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'Great victory for Pakistan, not defeat for India'

July 16, 2009 21:15 IST

While assessing the outcome of the meeting of Prime Minister Manmohan Singh and Pakistan Prime Minister Yousuf Raza Gilani on the sidelines of the Non Aligned Summit in Sharm El Sheikh, Egypt, Hamid Mir, political editor of the Pakistan-based Geo television channel, told rediff.com, "It was a great victory for Pakistan but not a defeat for India. Surely, India gave concessions to Pakistan keeping in mind a long term goal. I think Dr Singh has made a sacrifice to gain bigger things in future. We understand he has taken a risk by going against public opinion in India. Dr Singh has shown some flexibility."

When asked what could be those 'big' gains, Mir says, "Both countries foreign secretaries will meet in New York in September and also intelligence chiefs of the Inter Services Intelligence and Research and Analysis Wing will meet. One will have to wait for an announcement from the Pakistan side. Surely, Pakistan will have to give something substantial to satisfy Indian public opinion when India has given so many concessions today."

The two leaders seem to share a good personal rapport too. Gilani promised to send Dr Singh mangoes from Multan as a gift.

Talking about the joint statement issued after the meeting, Mir says, "History has created today because for the first time Baluchistan has been mentioned in the joint statement. Pakistan was able to internationalise the untold story of Baluchistan."

He said Kashmir was not mentioned in the statement but India agreed to talk on all 'outstanding issues'. When India insisted that mention of the Mumbai terror attacks must be inserted in the JS, the issue of India's alleged covert involvement in Baluchistan was brought on table by Pakistan. It was kind of a balancing act. Mir says that Pakistan Foreign Secretary F S Salaman Bashir told his Indian counterpart Shiv Shankar Menon that they have evidence of Indian involvement in fermenting disturbances in Baluchistan from its consulates in Jalalabad and Khandhar in Afghanistan.

When asked why and how the Indian stand changed dramatically in Egypt when compared with its stand during talks between Singh and President Asif Ali Zardari in Yekaterinburg, Russia on June 16, Mir responded, "According to our information the meeting of India and Pakistan foreign secretaries in the last 48 hours in Egypt has been crucial. Pakistan's Bashir took a tough stand against Menon. Bashir told Menon if you bracket the Mumbai attack with the comprehensive talks between the two countries then there is no possibility of a joint statement."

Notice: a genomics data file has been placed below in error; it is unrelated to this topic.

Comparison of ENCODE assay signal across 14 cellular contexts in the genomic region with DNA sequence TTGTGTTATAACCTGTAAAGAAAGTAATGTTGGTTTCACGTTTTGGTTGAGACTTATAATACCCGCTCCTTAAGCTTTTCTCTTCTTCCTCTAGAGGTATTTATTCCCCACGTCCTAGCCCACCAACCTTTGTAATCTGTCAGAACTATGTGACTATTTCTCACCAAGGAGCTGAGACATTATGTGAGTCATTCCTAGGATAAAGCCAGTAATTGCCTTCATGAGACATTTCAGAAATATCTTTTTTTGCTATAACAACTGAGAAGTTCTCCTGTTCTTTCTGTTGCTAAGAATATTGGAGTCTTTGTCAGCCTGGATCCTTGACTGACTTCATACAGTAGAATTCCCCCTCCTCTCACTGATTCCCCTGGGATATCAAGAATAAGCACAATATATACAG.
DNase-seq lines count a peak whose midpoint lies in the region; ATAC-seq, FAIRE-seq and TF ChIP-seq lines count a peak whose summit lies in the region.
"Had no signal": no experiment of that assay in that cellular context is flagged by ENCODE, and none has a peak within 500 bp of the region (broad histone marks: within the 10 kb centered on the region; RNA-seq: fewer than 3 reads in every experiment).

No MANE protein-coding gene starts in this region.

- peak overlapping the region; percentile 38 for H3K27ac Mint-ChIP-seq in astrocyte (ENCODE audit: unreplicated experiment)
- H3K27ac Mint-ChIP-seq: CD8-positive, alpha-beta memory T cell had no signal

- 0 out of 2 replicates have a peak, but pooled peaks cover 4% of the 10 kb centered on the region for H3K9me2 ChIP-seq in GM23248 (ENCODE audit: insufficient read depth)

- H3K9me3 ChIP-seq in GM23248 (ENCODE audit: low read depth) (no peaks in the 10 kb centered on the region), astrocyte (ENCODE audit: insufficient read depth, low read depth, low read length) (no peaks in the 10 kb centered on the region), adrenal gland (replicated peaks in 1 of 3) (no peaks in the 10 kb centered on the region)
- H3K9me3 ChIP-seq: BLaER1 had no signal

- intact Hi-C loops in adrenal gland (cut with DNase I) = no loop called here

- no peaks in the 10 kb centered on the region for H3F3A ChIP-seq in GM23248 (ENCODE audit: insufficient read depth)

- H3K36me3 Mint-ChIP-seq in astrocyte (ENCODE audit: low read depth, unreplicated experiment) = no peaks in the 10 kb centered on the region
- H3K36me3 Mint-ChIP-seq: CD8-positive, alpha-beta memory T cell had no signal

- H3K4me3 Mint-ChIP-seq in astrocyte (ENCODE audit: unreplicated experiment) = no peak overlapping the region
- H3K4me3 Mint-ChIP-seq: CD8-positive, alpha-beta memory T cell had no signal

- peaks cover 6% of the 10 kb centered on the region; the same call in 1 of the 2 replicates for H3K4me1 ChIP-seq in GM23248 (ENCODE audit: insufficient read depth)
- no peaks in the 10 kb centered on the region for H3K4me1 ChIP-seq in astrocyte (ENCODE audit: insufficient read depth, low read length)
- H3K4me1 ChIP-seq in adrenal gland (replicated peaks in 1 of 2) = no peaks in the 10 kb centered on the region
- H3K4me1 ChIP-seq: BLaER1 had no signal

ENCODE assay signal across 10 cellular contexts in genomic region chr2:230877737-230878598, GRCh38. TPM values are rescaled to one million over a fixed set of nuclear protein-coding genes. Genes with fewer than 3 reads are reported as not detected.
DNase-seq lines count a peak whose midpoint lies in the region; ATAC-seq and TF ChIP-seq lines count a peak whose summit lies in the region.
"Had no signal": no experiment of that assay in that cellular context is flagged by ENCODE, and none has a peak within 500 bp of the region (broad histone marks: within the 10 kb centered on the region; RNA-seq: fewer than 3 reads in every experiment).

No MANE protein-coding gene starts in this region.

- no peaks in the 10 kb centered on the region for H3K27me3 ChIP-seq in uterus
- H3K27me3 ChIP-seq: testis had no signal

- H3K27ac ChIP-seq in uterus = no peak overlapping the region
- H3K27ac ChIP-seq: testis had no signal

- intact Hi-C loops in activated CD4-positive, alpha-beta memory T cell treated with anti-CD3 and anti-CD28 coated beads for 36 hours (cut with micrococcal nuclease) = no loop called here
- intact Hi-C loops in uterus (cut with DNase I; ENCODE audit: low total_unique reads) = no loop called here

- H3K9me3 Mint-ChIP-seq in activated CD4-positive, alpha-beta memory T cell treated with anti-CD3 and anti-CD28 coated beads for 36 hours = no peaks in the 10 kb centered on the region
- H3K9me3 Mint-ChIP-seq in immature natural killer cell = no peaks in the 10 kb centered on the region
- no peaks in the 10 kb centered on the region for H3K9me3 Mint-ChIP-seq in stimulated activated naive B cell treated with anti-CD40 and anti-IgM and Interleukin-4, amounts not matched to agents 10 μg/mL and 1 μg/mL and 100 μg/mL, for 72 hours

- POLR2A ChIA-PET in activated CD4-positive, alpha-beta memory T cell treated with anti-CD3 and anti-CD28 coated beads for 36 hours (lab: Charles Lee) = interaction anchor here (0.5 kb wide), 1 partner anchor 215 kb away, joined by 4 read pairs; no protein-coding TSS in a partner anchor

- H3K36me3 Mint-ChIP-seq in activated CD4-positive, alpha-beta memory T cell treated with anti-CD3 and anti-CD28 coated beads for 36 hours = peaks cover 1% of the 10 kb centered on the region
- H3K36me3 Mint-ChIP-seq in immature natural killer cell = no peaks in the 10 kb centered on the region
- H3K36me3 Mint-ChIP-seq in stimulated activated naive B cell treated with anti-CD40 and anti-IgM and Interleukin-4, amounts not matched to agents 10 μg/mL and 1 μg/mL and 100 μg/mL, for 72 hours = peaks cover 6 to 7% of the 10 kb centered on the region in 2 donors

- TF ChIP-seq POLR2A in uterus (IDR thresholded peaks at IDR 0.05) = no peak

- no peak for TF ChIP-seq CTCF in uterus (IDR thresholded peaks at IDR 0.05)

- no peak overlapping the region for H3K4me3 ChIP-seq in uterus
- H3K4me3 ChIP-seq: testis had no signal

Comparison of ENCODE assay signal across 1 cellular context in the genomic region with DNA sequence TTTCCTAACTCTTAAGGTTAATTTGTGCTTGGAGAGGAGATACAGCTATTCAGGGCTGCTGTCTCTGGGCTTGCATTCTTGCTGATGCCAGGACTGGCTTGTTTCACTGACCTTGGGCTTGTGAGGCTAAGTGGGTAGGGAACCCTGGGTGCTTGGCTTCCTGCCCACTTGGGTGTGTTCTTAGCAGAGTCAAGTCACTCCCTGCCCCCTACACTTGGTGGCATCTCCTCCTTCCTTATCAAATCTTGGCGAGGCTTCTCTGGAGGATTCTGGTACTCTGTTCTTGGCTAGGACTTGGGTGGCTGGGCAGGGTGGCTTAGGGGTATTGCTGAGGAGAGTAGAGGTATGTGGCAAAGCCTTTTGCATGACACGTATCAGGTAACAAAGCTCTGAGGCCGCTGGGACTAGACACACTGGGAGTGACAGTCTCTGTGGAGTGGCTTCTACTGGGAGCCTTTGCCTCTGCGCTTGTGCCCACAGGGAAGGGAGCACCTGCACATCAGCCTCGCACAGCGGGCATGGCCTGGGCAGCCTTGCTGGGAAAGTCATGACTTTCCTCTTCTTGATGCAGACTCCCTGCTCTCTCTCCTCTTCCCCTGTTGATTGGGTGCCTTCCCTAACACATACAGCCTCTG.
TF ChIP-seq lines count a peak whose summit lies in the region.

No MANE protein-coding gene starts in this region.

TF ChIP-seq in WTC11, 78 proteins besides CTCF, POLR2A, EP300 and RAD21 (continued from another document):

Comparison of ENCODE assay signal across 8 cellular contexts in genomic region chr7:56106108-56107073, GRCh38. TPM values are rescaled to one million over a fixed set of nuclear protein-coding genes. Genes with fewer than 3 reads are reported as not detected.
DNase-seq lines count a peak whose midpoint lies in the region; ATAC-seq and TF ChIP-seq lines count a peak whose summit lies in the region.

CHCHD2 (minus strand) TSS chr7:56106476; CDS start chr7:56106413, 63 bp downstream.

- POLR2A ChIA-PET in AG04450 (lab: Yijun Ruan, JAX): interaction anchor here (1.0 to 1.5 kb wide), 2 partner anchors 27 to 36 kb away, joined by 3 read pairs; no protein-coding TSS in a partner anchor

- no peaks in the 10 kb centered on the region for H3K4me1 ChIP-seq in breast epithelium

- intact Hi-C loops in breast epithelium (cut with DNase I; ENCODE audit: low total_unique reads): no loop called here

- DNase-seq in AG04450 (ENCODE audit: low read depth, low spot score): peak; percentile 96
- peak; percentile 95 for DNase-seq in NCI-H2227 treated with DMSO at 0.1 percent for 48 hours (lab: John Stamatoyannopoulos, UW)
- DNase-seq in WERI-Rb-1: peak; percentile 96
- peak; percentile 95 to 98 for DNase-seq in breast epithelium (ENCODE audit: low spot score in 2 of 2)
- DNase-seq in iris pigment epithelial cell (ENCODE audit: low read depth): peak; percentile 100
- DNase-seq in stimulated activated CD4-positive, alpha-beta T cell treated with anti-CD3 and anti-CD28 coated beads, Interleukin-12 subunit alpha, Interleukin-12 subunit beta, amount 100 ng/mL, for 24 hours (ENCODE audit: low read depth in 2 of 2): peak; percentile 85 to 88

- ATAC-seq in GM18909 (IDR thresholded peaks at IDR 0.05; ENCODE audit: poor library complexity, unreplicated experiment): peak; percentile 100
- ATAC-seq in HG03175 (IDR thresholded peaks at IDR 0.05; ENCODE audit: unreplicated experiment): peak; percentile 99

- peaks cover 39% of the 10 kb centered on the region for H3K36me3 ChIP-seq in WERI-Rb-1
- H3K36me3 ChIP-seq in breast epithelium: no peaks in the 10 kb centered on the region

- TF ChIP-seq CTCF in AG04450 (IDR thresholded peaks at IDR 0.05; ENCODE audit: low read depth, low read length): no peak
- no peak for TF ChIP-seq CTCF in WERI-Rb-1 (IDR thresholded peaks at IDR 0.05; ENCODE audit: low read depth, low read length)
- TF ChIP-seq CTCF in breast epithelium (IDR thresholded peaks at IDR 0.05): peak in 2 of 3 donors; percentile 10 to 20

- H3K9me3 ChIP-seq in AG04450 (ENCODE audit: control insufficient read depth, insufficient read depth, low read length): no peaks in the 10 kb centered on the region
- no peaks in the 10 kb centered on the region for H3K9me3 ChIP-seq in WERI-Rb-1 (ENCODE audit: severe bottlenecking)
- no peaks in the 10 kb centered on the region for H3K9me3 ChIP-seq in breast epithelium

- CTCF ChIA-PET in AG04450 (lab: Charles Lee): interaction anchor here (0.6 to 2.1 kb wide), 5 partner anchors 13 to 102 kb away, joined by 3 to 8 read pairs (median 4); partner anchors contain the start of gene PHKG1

The Pakistan side accepts that the Indian stance in Russia was quite hard and then they were bracketing the dialogue process with the Mumbai attacks.

Mir, who is part of the media entourage accompanying Gilani, says, "India has changed its stance but we don't see it as a win or a defeat. "

When asked how Pakistan side sees their gain in today's events, Mir said, "Pakistan impressed upon India that if you continue dictation or blackmail then dialogue will break down. Then extremists will have an upper hand. Zardari was beaten up badly in diplomacy in Russia but Gilani will go back home with pride and go up in his people's esteem."

The marathon meetings between both leaders and the two delegations show that the atmospherics were better in Egypt than in Russia.

Gilani told the Pakistan media that, "Dr Singh told me that I am not scared. I am ready to discuss all issues."

The one-on-one meeting between Singh and Gilani started on a right tone.

Gilani told the Pakistani media that he told Dr Singh in Punjabi, "You are my elder. I respect you. I expect you to treat me as a younger brother. So give me some concessions."

He reminded Dr Singh that he belongs to an area near his native place in Punjab province of Pakistan. "Aap usi ilake se hai," Gilani fondly reminded Dr Singh.

Mir says the Indian media or people should not see the Egypt talks in isolation. It is the question of continuity of talks and a process to reach peace between the two countries.

The Pakistani media, as expected, claims that the new thaw between India and Pakistan could have been influenced by United Sattes Secretary of State Hillary Clinton also.

Gilani had done a better homework than Zardari. In his delegation he had members of Nawaz Sharif's Pakistan Muslim League-N as well. Before the meeting between the two prime ministers, Anusha Rahman from the PML-N spoke with Dr Singh for some 8-10 minutes. She assured Dr Singh that talks with Gilani were backed by the opposition parties of Pakistan.

Gilani generously shared details of his talks with Pakistani journalists. Mir says, "When Gilani returns to Pakistan he will be able to claim that 'main India se apni bat manva kar laya hun.' (I was able to get concessions from India)." 

No senior officer from the ministry of external affairs in Egypt could be contacted from New Delhi for reaction to Gilani's talks with the Pakistan media.

Sheela Bhatt in New Delhi